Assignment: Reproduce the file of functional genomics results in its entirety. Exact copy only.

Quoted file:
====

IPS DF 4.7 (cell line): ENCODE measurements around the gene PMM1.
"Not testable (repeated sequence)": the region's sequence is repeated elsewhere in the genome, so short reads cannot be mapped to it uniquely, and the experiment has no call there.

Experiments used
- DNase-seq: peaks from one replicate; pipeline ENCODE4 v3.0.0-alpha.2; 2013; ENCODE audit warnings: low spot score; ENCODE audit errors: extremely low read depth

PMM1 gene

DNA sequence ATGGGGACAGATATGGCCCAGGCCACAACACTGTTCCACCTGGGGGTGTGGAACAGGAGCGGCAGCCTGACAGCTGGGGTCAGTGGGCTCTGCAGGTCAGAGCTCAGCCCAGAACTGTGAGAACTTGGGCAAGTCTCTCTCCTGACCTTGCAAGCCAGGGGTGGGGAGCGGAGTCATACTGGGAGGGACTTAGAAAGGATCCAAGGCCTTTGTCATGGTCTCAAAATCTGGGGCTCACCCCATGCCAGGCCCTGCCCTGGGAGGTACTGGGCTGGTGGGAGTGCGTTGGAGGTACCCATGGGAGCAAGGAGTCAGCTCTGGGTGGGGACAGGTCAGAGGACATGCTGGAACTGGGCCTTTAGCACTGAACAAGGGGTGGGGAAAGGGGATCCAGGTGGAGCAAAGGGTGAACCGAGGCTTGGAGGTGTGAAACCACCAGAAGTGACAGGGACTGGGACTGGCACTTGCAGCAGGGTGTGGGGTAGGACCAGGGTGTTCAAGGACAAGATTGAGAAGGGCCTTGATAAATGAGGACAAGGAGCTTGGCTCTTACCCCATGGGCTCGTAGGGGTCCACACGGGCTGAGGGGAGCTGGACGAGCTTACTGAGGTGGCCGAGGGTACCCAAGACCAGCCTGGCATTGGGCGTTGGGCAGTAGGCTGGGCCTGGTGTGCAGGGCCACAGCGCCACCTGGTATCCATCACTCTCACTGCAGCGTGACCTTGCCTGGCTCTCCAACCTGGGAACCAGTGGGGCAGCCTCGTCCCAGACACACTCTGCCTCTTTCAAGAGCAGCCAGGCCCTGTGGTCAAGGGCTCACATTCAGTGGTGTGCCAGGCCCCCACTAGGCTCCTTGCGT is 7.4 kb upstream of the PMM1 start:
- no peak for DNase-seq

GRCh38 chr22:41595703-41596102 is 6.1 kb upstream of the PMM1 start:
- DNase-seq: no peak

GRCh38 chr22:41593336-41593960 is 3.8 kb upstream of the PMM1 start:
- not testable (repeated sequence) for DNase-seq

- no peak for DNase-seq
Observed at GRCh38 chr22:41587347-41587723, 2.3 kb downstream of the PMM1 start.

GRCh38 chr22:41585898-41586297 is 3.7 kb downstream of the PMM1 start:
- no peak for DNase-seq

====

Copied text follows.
IPS DF 4.7 (cell line): ENCODE measurements around the gene PMM1.
"Not testable (repeated sequence)": the region's sequence is repeated elsewhere in the genome, so short reads cannot be mapped to it uniquely, and the experiment has no call there.

Experiments used
- DNase-seq: peaks from one replicate; pipeline ENCODE4 v3.0.0-alpha.2; 2013; ENCODE audit warnings: low spot score; ENCODE audit errors: extremely low read depth

PMM1 gene

DNA sequence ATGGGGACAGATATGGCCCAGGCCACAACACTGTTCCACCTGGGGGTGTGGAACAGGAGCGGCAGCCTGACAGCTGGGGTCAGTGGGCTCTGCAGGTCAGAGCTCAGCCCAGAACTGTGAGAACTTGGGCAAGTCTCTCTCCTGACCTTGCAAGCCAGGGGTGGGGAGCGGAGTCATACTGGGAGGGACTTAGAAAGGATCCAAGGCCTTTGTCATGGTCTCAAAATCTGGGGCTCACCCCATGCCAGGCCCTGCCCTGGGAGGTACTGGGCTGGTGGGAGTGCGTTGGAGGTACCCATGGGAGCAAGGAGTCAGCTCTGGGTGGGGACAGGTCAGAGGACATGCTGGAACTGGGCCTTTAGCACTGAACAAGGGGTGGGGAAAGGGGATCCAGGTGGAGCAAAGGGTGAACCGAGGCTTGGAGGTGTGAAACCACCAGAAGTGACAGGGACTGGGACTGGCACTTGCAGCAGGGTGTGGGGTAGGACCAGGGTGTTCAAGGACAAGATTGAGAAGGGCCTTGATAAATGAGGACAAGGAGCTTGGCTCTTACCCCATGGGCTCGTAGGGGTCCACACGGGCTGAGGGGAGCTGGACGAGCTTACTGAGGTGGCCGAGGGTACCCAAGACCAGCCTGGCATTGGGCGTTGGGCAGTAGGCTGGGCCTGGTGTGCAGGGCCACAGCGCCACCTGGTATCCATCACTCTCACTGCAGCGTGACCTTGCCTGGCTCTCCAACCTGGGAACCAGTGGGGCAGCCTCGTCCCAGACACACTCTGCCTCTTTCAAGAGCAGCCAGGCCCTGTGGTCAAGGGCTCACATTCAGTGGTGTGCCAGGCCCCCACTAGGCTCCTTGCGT is 7.4 kb upstream of the PMM1 start:
- no peak for DNase-seq

GRCh38 chr22:41595703-41596102 is 6.1 kb upstream of the PMM1 start:
- DNase-seq: no peak

GRCh38 chr22:41593336-41593960 is 3.8 kb upstream of the PMM1 start:
- not testable (repeated sequence) for DNase-seq

- no peak for DNase-seq
Observed at GRCh38 chr22:41587347-41587723, 2.3 kb downstream of the PMM1 start.

GRCh38 chr22:41585898-41586297 is 3.7 kb downstream of the PMM1 start:
- no peak for DNase-seq